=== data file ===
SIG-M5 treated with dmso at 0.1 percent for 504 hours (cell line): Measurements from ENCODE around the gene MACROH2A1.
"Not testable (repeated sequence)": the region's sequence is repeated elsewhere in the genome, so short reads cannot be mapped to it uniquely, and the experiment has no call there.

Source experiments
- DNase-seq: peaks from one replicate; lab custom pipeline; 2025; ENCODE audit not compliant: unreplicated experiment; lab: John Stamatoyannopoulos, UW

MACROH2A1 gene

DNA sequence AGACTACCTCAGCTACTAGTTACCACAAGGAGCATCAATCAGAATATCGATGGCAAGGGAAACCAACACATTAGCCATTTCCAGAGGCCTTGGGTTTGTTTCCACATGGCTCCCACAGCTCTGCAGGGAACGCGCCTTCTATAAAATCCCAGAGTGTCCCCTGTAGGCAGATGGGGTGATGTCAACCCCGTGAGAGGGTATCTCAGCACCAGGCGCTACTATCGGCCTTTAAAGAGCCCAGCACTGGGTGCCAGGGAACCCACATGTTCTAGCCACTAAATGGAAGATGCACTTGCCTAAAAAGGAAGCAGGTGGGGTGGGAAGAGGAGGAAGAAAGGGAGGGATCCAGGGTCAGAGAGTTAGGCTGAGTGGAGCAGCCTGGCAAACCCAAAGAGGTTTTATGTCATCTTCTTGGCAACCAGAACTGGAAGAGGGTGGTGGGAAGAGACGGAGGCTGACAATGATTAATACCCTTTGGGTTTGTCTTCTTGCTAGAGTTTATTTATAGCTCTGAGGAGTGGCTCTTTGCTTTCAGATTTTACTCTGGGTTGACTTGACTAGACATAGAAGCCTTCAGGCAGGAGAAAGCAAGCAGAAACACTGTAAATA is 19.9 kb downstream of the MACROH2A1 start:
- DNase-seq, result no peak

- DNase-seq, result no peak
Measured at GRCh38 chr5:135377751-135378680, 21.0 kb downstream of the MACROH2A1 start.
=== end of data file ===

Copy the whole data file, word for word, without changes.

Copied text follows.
SIG-M5 treated with dmso at 0.1 percent for 504 hours (cell line): Measurements from ENCODE around the gene MACROH2A1.
"Not testable (repeated sequence)": the region's sequence is repeated elsewhere in the genome, so short reads cannot be mapped to it uniquely, and the experiment has no call there.

Source experiments
- DNase-seq: peaks from one replicate; lab custom pipeline; 2025; ENCODE audit not compliant: unreplicated experiment; lab: John Stamatoyannopoulos, UW

MACROH2A1 gene

DNA sequence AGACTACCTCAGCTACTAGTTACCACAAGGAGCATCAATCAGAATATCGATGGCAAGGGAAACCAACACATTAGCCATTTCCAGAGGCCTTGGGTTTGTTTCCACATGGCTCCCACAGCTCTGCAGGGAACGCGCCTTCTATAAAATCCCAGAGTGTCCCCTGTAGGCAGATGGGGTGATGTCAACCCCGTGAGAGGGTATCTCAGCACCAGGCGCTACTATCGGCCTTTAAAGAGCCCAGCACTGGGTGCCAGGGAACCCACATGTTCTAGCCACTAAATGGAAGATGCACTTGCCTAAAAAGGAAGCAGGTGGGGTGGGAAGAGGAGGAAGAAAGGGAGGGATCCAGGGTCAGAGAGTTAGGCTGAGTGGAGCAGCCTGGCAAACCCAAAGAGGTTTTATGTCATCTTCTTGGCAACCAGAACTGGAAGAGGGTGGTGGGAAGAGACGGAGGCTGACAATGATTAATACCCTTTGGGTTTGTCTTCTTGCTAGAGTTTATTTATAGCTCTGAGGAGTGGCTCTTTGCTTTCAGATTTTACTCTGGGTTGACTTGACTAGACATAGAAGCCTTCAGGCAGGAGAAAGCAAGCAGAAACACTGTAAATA is 19.9 kb downstream of the MACROH2A1 start:
- DNase-seq, result no peak

- DNase-seq, result no peak
Measured at GRCh38 chr5:135377751-135378680, 21.0 kb downstream of the MACROH2A1 start.